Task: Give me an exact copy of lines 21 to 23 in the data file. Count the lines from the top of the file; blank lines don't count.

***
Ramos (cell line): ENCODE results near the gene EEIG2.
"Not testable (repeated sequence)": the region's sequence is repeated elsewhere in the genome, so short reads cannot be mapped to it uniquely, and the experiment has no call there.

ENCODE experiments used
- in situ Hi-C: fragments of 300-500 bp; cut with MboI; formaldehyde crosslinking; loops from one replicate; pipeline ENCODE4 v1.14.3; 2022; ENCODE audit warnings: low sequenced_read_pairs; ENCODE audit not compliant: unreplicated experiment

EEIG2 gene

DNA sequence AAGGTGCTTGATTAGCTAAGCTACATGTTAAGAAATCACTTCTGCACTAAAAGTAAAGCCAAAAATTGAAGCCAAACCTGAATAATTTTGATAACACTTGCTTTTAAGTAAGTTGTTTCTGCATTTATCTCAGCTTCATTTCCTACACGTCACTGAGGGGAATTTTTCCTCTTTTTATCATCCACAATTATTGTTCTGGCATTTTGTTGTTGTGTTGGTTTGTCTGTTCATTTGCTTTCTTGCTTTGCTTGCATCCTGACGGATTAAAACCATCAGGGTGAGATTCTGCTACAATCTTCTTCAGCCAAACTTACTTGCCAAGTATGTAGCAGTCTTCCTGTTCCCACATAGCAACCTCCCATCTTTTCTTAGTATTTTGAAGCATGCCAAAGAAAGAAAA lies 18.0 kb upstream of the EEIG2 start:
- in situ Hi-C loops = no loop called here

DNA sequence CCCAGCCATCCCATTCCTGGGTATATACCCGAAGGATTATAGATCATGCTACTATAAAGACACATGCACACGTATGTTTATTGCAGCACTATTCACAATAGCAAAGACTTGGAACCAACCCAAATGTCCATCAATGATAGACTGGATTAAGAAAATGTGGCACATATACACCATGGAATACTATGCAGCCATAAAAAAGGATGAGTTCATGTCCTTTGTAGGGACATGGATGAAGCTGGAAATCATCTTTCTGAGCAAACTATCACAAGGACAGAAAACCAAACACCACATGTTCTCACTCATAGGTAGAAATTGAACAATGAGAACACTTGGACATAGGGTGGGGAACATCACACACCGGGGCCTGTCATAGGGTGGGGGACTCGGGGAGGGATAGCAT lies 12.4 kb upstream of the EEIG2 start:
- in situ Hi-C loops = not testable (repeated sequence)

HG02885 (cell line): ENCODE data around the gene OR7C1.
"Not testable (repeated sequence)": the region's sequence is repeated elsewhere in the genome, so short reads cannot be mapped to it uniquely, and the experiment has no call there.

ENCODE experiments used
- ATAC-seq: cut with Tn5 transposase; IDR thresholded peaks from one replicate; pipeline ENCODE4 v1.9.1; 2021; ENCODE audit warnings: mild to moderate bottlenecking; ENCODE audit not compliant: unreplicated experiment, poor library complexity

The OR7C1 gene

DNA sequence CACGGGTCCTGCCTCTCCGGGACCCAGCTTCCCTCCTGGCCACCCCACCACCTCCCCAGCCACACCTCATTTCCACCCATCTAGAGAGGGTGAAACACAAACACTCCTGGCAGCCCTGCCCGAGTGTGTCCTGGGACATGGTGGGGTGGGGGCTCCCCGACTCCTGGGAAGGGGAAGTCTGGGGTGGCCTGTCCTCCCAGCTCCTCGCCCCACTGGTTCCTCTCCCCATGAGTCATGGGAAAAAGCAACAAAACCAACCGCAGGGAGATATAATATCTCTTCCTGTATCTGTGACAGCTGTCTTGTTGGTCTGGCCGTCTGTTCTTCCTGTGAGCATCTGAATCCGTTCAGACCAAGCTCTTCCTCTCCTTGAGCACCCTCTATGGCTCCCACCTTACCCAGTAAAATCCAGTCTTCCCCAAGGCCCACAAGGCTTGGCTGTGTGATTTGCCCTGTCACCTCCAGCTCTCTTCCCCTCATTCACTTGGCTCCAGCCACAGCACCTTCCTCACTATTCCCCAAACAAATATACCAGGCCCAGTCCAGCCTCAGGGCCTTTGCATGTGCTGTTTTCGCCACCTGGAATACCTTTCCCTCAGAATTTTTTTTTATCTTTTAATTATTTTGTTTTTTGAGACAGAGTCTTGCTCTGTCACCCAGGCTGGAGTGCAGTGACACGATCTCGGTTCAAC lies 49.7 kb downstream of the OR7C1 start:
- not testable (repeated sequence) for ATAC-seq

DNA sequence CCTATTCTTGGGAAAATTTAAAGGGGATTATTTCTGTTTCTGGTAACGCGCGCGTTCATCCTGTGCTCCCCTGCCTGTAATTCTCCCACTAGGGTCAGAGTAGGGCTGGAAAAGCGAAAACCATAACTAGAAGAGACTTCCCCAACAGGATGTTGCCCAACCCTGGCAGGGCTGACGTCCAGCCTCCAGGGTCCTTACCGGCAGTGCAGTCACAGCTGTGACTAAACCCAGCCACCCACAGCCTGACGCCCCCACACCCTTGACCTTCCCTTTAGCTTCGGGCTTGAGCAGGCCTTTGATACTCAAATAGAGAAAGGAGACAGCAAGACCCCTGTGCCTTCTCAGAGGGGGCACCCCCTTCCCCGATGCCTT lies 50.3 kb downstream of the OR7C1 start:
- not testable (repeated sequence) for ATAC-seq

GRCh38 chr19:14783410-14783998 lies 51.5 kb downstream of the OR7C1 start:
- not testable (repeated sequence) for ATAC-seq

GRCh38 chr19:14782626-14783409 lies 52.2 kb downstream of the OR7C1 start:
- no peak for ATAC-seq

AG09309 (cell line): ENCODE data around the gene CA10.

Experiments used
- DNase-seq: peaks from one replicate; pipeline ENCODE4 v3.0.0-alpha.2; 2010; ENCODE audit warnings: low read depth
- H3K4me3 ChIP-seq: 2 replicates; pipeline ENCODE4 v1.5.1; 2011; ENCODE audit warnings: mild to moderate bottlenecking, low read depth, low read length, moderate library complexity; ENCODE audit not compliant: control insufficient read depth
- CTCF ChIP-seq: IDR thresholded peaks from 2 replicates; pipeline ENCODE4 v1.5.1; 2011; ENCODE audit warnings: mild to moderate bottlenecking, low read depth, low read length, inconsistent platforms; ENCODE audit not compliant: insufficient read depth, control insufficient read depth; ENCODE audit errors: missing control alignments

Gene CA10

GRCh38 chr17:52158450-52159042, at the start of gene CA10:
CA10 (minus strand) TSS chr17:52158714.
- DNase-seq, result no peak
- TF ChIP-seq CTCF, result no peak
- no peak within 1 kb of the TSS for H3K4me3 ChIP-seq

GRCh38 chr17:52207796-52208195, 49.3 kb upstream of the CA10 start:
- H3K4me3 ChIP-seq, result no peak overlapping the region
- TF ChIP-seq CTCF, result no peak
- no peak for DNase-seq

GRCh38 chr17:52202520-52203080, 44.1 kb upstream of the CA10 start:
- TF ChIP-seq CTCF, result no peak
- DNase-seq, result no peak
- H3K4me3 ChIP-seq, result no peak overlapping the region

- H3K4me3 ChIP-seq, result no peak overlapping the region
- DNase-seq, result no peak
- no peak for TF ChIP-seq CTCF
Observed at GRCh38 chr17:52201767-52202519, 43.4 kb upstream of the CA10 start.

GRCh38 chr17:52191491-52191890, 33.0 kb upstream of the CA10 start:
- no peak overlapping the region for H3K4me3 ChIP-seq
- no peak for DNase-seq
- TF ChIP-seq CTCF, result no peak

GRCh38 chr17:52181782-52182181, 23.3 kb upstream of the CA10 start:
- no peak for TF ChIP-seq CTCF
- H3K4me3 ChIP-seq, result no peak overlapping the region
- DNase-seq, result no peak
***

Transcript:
GRCh38 chr19:14782626-14783409 lies 52.2 kb downstream of the OR7C1 start:
- no peak for ATAC-seq

AG09309 (cell line): ENCODE data around the gene CA10.